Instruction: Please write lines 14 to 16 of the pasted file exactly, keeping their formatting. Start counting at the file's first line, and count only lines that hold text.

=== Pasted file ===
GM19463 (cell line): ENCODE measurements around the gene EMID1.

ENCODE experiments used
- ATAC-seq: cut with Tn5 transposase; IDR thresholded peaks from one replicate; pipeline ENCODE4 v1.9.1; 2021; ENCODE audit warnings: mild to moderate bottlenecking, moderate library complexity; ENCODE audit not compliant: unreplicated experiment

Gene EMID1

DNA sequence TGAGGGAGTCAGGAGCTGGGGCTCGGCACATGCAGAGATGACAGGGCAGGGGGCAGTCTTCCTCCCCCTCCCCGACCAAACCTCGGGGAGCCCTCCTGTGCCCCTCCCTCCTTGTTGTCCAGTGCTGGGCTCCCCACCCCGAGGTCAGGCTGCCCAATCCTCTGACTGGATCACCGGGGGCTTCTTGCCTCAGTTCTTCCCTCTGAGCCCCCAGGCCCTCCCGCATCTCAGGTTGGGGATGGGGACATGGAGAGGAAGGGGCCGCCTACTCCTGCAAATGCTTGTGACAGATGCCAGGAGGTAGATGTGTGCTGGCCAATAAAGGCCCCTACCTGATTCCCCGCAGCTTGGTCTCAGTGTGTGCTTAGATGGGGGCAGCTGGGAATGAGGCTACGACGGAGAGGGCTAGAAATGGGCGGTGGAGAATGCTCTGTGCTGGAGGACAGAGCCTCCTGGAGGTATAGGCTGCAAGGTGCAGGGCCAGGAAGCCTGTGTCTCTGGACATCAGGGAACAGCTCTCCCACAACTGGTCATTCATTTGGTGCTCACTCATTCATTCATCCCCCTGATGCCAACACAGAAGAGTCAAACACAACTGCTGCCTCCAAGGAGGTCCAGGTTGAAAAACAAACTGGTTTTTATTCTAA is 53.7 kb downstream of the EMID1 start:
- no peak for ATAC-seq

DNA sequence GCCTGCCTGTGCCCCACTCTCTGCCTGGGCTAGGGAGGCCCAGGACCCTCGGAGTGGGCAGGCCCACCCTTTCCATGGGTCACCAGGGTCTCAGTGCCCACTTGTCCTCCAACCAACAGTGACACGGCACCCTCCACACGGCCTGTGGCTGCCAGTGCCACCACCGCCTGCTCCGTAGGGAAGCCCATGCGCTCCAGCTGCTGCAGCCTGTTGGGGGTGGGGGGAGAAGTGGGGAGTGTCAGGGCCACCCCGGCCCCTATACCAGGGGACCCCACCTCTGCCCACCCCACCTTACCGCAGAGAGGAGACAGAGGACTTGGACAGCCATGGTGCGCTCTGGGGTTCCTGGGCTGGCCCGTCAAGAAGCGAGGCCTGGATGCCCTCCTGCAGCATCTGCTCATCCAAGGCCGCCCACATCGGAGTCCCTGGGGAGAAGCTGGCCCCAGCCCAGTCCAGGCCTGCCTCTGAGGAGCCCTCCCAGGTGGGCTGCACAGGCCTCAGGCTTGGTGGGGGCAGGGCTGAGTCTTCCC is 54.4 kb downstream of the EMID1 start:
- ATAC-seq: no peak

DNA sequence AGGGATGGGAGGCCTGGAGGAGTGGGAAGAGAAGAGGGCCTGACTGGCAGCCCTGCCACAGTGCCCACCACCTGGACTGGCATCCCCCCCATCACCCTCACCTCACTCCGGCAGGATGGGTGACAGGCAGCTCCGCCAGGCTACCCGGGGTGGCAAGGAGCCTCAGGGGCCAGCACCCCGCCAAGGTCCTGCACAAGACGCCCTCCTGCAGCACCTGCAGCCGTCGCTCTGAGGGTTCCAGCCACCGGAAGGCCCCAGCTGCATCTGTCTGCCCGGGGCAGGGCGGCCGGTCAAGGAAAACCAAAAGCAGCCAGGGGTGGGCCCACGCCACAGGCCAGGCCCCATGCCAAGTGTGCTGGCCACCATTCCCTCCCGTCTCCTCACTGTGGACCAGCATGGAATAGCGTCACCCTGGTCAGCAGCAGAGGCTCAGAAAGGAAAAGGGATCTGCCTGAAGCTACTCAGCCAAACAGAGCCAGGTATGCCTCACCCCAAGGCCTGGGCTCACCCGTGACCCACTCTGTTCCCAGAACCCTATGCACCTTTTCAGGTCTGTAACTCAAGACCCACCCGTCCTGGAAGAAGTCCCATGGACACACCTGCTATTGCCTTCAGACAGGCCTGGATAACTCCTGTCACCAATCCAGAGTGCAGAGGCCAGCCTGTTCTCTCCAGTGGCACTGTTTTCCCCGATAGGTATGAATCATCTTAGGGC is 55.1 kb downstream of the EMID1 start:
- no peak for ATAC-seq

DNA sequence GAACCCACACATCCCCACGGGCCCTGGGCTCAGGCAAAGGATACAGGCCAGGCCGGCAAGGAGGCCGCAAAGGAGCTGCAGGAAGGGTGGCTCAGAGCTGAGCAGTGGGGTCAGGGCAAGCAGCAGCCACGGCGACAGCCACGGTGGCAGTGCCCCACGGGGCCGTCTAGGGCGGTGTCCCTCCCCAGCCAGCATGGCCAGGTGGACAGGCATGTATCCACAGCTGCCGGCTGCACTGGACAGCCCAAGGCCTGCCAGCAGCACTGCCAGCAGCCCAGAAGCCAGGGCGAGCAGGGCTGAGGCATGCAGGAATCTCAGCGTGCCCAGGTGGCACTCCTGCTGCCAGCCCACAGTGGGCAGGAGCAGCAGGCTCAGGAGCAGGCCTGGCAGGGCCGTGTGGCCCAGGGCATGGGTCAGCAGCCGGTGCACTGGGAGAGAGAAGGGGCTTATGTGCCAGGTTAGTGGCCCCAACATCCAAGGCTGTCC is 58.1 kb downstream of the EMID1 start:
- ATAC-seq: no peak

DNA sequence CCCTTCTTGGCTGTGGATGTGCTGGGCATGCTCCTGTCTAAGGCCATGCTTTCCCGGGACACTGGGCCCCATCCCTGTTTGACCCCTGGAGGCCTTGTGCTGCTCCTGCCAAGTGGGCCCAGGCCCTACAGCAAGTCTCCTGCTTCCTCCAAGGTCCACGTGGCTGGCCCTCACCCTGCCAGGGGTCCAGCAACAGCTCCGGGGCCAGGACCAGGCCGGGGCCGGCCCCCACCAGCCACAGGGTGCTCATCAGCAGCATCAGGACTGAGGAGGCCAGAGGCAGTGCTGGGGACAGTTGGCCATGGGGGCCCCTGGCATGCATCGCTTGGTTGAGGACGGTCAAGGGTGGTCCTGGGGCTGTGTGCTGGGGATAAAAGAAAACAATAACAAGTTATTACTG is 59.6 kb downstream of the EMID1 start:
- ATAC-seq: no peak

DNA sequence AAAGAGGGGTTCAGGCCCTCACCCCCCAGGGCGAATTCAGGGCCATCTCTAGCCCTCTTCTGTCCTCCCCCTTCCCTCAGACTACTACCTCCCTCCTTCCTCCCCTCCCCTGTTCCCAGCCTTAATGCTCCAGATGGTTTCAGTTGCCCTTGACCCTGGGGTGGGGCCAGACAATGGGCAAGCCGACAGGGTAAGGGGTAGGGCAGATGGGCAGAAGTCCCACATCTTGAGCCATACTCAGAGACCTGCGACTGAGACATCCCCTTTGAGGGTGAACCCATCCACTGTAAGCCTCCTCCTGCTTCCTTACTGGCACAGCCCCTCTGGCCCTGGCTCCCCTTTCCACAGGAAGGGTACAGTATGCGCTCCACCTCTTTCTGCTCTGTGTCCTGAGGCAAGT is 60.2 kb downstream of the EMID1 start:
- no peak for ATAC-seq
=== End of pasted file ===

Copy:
- ATAC-seq: no peak

DNA sequence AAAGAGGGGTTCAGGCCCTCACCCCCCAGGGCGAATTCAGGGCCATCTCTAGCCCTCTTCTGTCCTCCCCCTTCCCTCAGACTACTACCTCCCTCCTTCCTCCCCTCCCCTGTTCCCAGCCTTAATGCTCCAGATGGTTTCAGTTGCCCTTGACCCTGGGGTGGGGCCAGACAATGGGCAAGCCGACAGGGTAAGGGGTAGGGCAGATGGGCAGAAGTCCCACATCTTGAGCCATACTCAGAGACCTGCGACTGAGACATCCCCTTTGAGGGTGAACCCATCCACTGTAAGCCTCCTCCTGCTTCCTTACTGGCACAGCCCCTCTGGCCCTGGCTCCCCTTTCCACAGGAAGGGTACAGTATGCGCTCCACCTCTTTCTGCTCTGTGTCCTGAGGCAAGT is 60.2 kb downstream of the EMID1 start:
- no peak for ATAC-seq